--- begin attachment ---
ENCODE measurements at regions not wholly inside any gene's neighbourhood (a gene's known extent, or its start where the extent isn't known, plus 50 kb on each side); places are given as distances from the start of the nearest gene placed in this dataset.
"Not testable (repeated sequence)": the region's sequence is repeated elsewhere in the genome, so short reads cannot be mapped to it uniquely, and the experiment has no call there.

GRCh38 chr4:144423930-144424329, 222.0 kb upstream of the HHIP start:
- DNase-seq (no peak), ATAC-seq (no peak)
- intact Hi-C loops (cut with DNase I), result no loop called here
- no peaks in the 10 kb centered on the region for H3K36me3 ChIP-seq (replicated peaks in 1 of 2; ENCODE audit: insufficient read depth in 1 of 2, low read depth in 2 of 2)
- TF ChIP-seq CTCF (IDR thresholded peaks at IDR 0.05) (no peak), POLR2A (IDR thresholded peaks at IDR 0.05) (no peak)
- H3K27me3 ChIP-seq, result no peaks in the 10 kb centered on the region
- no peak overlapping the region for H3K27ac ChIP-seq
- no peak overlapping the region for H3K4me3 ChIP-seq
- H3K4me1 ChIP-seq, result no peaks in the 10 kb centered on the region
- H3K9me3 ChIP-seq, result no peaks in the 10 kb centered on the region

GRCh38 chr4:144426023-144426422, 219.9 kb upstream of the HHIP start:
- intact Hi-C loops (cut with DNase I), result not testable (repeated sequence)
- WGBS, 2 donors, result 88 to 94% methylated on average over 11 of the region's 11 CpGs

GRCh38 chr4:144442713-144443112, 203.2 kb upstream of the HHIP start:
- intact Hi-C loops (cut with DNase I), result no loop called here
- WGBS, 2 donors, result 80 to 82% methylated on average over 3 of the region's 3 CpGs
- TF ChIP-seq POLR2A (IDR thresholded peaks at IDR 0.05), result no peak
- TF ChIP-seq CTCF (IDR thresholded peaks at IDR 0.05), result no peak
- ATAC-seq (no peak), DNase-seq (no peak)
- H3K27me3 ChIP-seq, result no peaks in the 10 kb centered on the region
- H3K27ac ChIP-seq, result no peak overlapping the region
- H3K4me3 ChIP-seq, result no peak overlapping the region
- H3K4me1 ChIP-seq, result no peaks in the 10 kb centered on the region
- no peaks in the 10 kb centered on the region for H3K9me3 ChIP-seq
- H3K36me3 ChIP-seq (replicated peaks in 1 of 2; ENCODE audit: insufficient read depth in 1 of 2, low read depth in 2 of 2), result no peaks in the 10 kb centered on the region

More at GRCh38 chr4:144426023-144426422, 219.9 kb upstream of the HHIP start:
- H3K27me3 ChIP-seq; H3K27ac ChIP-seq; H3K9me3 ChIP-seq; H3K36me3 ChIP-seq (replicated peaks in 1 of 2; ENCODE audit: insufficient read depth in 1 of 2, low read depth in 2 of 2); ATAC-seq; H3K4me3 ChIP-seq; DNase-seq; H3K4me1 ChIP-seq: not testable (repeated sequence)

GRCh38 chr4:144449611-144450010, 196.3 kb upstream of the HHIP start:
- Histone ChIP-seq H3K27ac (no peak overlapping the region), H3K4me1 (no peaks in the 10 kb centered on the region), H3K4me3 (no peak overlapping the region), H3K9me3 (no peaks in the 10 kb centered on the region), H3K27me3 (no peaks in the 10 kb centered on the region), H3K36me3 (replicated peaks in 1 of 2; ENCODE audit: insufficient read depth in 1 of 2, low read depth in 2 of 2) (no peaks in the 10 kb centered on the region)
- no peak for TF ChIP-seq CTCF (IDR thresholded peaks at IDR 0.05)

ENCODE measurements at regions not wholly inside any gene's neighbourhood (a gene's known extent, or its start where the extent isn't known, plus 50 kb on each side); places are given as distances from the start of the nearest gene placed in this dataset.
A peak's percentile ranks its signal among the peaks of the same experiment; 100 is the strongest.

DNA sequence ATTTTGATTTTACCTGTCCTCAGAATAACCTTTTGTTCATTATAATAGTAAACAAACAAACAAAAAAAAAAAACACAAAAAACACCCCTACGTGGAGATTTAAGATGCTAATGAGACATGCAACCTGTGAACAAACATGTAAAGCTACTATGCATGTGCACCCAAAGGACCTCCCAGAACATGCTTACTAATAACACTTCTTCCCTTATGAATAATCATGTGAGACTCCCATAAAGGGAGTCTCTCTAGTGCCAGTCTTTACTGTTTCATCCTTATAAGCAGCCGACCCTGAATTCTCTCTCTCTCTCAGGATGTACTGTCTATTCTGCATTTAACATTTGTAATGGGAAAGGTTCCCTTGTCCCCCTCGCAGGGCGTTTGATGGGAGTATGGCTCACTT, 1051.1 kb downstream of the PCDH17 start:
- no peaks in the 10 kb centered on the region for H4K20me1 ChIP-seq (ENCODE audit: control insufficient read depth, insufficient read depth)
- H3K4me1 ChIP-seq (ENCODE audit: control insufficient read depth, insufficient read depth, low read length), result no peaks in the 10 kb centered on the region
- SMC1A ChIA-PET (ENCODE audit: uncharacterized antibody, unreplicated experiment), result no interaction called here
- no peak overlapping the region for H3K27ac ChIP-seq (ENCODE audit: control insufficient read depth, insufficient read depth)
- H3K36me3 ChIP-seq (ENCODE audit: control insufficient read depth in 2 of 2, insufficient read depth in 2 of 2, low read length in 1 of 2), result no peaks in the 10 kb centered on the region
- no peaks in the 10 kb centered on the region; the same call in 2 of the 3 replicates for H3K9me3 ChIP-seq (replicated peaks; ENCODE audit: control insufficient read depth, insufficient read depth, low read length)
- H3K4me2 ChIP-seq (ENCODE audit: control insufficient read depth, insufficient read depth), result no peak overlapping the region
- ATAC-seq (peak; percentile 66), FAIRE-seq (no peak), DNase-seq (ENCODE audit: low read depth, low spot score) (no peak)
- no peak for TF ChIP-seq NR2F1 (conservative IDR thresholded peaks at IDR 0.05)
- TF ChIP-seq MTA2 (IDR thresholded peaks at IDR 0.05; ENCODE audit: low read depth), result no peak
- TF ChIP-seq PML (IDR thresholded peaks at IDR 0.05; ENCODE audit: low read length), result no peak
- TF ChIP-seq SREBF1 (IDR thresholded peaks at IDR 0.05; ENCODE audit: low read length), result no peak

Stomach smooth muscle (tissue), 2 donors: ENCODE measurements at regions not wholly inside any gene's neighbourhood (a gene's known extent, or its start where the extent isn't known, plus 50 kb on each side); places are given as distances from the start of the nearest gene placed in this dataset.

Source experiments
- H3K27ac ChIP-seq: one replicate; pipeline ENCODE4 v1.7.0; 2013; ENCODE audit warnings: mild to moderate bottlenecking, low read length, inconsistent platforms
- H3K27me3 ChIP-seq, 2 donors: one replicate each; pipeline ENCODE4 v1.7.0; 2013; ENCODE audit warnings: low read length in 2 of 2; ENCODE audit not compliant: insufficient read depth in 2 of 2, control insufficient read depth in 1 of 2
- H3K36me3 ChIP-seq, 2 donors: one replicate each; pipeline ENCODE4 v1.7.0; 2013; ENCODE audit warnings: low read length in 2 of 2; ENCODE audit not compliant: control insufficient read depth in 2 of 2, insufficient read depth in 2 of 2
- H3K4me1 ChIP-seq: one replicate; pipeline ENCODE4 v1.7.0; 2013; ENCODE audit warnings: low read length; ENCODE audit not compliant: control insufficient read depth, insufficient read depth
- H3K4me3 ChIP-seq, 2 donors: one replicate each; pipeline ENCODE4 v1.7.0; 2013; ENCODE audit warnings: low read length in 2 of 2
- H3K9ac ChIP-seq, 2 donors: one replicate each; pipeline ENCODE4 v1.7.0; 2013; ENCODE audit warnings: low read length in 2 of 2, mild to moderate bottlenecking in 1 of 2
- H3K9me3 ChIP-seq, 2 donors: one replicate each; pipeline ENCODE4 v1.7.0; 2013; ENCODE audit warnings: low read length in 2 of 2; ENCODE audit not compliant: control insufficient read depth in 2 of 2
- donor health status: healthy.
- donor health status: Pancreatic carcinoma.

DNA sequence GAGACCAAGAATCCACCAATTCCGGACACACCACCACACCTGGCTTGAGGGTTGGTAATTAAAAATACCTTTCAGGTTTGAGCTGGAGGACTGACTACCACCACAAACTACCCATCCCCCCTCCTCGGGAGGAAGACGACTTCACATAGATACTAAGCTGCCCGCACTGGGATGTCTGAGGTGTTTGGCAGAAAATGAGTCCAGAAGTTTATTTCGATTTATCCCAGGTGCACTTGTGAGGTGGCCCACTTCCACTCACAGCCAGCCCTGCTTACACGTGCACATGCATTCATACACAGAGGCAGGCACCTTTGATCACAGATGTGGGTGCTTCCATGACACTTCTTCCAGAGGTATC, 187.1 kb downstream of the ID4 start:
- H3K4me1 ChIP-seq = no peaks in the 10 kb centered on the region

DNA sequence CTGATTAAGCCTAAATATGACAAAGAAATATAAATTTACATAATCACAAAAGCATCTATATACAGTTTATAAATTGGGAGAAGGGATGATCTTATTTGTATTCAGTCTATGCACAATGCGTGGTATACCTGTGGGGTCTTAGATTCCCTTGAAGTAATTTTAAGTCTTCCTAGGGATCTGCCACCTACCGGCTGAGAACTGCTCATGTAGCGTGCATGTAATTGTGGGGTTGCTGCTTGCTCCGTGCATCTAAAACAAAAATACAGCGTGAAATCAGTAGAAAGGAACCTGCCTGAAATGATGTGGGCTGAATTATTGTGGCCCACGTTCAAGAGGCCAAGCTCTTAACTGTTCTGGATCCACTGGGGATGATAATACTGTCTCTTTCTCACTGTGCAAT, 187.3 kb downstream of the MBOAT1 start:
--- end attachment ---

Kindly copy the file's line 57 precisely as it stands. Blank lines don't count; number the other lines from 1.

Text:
- donor health status: healthy.